Second, while Plaintiff purports to allege a violation of the UCL against PHH, U.S. Bank, and NDeX, Plaintiff's entire UCL claim employs the indiscriminate term "Defendants" throughout without specifying to which Defendant or Defendants each alleged unlawful, unfair, or fraudulent business practice applies. Third, to the extent that Plaintiff brings a UCL claim under the "fraudulent" prong, Plaintiff fails to plead his allegations with sufficient particularity to survive a motion for judgment on the pleadings, as addressed supra. Accordingly, the Court DENIES Defendants' Motion for Judgment on the Pleadings with respect to Plaintiff's fifth claim for violation of section 17200 as to U.S. Bank only and GRANTS Defendants' Motion as to PHH and NDeX with leave to amend.


In her first claim for declaratory relief, Plaintiff seeks a judicial determination of her rights and title in the Subject Property. As a threshold matter, "[j]urisdiction to award declaratory relief exists only in a case of actual controversy." Because declaratory relief thus requires an underlying claim, see Am. States Ins. Co. v. Kearns, 15 F.3d 142, 143 (9th Cir. 1994), and no underlying claims remain as against PHH, NDeX, or MERS, Defendants' Motion for Judgment on the Pleadings is GRANTED with leave to amend as to PHH, NdeX, and MERS.

With respect to U.S. Bank, only Plaintiff's claim for violation of TILA, 15 U.S.C. § 1641(g) survives. However, declaratory relief is not an independent claim; rather, it is a form of relief. Santos v. Countrywide Home Loans, No. 09--02642, 2009 WL 3756337, at *5 (E.D. Cal. Nov. 6, 2009). Thus, "[a] claim for declaratory relief is unnecessary where an adequate remedy exists under some cause of action." Mangindin v. Wash. Mut. Bank, 637 F. Supp. 2d 700, 707 (N.D. Cal. 2009). As discussed above, 15 U.S.C. § 1640(a) provides adequate legal remedies for violations of §1641(g), including actual damages, statutory damages, and attorney's fees. Plaintiff's declaratory relief claim with respect to U.S. Bank is therefore duplicative and unnecessary. However, because Plaintiff may be able to state a claim against U.S. Bank in a subsequent amended complaint, Defendants' Motion for Judgment on the Pleadings as to Plaintiff's first claim against U.S. Bank isalso GRANTED with leave to amend.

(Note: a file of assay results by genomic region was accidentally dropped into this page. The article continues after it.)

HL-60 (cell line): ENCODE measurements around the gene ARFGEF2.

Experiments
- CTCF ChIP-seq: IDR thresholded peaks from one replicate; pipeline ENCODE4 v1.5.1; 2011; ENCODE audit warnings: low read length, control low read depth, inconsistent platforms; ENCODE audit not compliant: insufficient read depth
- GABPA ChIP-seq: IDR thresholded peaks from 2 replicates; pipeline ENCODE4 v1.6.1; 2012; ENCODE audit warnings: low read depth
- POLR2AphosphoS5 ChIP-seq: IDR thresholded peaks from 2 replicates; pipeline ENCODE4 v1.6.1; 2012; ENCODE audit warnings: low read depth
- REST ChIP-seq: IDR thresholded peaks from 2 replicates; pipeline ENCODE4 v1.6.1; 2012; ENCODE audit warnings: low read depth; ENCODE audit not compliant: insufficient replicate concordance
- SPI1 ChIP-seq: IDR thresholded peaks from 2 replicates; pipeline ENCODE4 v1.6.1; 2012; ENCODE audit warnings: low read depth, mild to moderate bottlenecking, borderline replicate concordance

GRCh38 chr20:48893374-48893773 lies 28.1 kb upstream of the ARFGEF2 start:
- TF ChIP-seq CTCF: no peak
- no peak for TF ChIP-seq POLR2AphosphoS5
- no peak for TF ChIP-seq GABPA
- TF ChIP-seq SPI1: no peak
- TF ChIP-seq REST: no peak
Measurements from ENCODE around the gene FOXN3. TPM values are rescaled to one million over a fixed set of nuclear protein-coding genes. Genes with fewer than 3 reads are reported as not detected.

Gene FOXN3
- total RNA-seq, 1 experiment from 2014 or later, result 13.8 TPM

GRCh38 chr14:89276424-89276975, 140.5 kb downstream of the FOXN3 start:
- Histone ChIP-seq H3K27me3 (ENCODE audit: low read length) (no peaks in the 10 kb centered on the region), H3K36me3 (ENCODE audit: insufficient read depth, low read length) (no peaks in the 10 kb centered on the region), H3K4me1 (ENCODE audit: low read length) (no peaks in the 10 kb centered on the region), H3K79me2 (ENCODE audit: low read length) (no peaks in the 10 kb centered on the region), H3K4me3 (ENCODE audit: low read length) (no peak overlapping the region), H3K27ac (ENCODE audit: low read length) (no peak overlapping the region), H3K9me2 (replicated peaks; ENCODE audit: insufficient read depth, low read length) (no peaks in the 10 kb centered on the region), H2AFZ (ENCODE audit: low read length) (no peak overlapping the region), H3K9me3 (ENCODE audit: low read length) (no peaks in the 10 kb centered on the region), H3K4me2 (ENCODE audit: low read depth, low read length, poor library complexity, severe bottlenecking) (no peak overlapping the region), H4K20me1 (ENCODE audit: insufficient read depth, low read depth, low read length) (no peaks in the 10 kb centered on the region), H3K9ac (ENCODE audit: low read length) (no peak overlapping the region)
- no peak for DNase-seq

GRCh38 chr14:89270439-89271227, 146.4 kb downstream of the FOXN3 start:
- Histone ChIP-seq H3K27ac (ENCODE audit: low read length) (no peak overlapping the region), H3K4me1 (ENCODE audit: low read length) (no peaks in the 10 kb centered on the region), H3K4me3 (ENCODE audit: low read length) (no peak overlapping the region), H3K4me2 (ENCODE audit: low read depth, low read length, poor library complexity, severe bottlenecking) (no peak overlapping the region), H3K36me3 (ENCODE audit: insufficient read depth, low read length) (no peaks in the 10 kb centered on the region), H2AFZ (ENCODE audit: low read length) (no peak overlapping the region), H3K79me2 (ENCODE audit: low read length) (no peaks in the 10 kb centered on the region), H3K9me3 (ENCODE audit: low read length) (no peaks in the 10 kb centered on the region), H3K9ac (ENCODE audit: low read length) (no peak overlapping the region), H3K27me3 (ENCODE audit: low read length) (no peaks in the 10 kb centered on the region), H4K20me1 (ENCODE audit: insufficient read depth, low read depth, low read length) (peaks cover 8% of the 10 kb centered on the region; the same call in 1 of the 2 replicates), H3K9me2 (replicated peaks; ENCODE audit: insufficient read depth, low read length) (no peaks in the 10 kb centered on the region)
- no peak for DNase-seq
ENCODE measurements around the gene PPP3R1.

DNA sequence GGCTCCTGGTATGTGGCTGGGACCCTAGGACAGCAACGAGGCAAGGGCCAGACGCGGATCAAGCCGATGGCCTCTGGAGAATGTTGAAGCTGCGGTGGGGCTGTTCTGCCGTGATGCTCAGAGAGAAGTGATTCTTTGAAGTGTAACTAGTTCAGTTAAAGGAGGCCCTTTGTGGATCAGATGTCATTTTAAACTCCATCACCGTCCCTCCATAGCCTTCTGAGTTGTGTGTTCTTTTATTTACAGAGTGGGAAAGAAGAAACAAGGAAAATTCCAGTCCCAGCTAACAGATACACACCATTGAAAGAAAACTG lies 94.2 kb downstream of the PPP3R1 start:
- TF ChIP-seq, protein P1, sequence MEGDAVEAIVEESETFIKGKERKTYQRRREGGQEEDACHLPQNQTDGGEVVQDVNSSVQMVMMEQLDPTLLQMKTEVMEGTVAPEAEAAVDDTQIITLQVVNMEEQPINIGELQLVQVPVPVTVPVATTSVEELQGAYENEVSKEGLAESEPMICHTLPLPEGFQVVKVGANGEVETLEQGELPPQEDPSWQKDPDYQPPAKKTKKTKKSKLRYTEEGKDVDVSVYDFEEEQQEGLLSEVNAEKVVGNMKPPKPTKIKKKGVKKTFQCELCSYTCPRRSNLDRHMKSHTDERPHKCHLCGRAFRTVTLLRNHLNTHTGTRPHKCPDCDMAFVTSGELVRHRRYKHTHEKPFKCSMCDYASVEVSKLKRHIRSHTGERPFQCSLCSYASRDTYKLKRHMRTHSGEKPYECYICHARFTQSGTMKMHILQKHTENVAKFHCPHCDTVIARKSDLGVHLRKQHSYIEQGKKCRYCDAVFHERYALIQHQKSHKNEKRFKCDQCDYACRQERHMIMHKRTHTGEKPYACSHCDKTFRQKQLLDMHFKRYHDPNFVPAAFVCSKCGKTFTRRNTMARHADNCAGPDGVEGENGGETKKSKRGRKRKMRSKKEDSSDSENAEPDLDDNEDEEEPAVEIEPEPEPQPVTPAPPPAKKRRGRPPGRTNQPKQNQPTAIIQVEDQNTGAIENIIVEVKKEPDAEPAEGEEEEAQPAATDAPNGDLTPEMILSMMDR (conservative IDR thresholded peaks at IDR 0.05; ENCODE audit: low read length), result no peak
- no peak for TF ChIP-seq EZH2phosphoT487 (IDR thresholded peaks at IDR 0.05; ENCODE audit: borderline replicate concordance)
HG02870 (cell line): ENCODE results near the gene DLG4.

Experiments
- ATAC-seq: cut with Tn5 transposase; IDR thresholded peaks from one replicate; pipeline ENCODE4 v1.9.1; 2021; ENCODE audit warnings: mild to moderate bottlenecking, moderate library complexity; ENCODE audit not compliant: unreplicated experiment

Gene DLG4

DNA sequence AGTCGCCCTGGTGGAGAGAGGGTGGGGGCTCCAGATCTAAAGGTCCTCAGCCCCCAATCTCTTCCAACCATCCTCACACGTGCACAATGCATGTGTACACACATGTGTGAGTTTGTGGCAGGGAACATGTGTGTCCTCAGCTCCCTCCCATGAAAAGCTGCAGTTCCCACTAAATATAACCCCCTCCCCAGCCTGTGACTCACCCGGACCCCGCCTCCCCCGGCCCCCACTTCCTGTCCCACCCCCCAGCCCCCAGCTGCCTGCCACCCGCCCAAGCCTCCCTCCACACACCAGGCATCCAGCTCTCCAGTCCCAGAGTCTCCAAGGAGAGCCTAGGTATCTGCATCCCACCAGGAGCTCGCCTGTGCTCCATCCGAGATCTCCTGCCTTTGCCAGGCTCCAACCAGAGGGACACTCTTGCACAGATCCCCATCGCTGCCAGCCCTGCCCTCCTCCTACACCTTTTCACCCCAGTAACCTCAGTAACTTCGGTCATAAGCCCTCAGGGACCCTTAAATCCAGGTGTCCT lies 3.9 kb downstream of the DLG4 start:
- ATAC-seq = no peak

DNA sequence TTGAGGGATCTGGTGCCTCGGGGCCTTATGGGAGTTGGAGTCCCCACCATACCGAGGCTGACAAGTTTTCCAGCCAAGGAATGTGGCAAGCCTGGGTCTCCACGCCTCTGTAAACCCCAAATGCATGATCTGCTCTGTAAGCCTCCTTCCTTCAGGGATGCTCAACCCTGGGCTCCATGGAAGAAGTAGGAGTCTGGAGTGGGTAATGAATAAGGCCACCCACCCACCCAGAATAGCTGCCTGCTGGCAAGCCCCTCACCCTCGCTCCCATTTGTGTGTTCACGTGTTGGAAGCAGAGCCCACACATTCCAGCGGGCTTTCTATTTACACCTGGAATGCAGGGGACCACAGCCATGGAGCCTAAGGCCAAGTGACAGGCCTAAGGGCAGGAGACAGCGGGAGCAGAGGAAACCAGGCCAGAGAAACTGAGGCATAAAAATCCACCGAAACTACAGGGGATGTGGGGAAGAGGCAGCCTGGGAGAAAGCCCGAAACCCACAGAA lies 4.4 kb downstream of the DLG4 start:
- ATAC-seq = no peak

For the foregoing reasons, Defendants' Motion for Judgment on the Pleadings is GRANTED in part and DENIED in part. Plaintiff shall have twenty-one (21) days from the date of this Order to amend his FAC, provided that he can, in good faith, allege a claim for common law fraud, negligence, California's UCL, and declaratory relief.